Monticello hears report about water use, reserves
Sep 25, 2018 | 1779 views | 0 0 comments | 464 464 recommendations | email to a friend | print
by Rhett Sifford

Monticello Public Works Director Nathan Langston’s water report was the subject of much interest for a packed house at the September 18 Monticello City Council meeting. 

Langston may have dispelled some of the excitement when he stated that the city is better off than it could have been after a summer of extreme drought.

Langston said Loyds Lake contains 1,075 acre feet of water, which is 30 percent of its capacity.  The large culinary pond is at 60 percent of capacity, and the small pond is at 20 percent.  Langston said the city usually allows the culinary ponds to deplete this time of year. Then they are filled during the winter.

Langston said secondary water conservation efforts over the summer by Monticello residents and businesses produced very positive results.  He said July usage was the lowest one-month total ever in Monticello.  He reported the secondary pond is holding steady at more than 50 percent of capacity.

City water collection for the year is 66 percent of average.  Combined culinary and secondary use from January through August is 75 percent of average.  From May through August, secondary water use is 64 percent of average.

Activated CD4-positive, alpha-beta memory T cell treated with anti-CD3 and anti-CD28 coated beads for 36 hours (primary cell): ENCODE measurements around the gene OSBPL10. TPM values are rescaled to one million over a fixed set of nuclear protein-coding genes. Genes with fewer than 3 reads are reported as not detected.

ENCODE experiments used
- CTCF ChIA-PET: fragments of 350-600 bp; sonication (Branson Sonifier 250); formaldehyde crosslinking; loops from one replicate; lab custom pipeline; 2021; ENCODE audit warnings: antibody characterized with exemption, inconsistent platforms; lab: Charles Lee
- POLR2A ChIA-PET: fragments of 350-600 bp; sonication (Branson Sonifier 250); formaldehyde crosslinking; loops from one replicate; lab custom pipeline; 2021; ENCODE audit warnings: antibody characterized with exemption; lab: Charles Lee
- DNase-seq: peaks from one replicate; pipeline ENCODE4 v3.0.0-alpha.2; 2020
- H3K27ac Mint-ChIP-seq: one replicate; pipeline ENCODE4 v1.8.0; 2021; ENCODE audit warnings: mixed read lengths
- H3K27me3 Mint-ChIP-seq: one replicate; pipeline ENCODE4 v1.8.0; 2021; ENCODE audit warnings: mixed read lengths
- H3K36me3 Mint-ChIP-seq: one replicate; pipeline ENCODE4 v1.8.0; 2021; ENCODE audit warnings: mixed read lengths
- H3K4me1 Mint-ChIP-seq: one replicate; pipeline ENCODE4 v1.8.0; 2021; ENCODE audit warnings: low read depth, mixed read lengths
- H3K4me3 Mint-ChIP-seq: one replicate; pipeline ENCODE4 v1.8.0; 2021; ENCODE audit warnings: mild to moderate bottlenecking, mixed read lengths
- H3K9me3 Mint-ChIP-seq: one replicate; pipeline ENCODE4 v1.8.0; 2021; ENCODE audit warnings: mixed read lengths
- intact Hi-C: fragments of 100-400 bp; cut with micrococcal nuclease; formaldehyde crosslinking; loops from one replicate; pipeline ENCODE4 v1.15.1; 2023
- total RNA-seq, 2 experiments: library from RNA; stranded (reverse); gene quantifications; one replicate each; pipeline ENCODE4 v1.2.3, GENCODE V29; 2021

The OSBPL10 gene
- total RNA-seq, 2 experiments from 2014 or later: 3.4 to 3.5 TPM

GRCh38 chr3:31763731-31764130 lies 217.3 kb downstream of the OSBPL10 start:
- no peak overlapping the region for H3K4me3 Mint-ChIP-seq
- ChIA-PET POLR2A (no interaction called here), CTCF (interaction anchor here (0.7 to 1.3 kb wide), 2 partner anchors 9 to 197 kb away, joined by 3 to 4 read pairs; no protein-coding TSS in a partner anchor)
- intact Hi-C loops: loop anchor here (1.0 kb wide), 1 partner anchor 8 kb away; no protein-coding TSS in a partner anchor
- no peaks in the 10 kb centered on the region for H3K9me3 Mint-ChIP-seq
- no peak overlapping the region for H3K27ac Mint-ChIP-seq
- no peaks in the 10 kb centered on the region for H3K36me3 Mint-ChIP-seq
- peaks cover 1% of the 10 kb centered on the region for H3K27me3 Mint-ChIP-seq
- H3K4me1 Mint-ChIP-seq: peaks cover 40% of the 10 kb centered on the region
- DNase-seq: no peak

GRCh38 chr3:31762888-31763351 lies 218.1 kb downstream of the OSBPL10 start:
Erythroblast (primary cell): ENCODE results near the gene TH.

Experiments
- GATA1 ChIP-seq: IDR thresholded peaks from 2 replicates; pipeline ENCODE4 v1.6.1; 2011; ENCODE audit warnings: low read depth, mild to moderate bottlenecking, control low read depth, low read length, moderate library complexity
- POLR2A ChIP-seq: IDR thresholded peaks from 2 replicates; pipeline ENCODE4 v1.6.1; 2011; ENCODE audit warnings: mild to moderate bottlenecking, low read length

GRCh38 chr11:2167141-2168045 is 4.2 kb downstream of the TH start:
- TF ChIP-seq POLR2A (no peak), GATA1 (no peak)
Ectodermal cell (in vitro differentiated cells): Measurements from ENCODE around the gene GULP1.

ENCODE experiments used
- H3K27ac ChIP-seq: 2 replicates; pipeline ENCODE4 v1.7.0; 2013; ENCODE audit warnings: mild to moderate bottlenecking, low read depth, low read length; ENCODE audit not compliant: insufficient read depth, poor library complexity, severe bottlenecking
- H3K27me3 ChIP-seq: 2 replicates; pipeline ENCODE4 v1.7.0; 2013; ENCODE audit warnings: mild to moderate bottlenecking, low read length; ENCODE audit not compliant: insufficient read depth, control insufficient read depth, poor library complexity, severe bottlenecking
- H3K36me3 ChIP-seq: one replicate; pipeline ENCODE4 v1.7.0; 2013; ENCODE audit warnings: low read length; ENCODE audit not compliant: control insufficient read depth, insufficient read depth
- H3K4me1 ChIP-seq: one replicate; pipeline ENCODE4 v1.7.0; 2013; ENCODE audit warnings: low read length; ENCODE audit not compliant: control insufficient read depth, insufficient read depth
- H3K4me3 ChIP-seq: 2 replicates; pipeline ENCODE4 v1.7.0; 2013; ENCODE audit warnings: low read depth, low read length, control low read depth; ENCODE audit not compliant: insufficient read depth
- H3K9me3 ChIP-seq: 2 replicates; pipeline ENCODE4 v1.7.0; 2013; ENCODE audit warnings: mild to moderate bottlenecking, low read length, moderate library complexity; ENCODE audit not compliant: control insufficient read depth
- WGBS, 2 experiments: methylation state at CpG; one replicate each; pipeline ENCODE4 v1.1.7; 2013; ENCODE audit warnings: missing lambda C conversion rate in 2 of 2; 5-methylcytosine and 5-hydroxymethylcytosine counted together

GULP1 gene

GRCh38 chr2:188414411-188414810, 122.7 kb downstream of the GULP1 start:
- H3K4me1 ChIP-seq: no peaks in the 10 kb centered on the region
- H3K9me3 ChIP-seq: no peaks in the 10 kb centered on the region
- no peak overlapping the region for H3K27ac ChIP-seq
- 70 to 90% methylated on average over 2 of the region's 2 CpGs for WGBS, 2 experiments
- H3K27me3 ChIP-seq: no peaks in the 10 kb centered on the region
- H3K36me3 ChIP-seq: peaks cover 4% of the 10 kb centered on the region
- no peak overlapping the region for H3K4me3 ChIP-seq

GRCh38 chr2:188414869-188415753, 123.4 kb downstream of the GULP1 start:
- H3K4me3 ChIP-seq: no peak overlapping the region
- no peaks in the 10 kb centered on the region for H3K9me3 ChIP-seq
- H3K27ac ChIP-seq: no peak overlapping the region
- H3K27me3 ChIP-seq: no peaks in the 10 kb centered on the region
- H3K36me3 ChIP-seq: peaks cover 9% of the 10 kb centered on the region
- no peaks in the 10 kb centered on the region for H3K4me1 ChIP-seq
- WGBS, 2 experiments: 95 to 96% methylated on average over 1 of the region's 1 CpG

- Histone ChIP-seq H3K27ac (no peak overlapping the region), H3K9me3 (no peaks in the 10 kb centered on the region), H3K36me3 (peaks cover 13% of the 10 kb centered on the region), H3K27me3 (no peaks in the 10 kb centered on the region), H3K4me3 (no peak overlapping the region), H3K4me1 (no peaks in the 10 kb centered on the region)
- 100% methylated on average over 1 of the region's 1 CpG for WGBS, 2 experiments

Langston reports that the Hideout Golf Course is already watering well below average, and a late-August irrigation pipe break further reduced that usage.  He estimates that eight to ten million gallons of water was lost in the 30 minutes it took to stop the leak in the pipeline.

Since the pipe break, the golf course has been watered by the city culinary system. Through August, the course used 39.1 million gallons of water, which is 83 percent of the multi-year average and 68 percent of the recommended use for a course of that size.

Langston said the 24-inch pipe that burst is owned by San Juan Water Conservancy. It was installed in 1980 and has experienced several breaks in recent years.  In the past, the Water Conservancy District elected to repair the line rather than replace it.

Langston said the city typically provides labor and the Water Conservancy District provides equipment for the repairs.  But he explained that a permanent repair is needed or the problem will continue.

Following Langston’s report, members of the audience asked the council if the city has plans to increase water collection and storage capacity.  Another concern is whether the city has looked at alternate collection sources.

Karla Eberling spoke about the personal pain and struggle of local ranchers and farmers in a drought year and asked if it is justifiable to continue watering the golf course at the current level.

Langston said that since he began working for the city, there have been constant efforts to secure more water.  He detailed the renovated collection system, the failed wells, and other projects.

Langston explained that Loyds Lake has been full only twice in its 30-year history and that storage capacity isn’t necessarily the problem Monticello faces.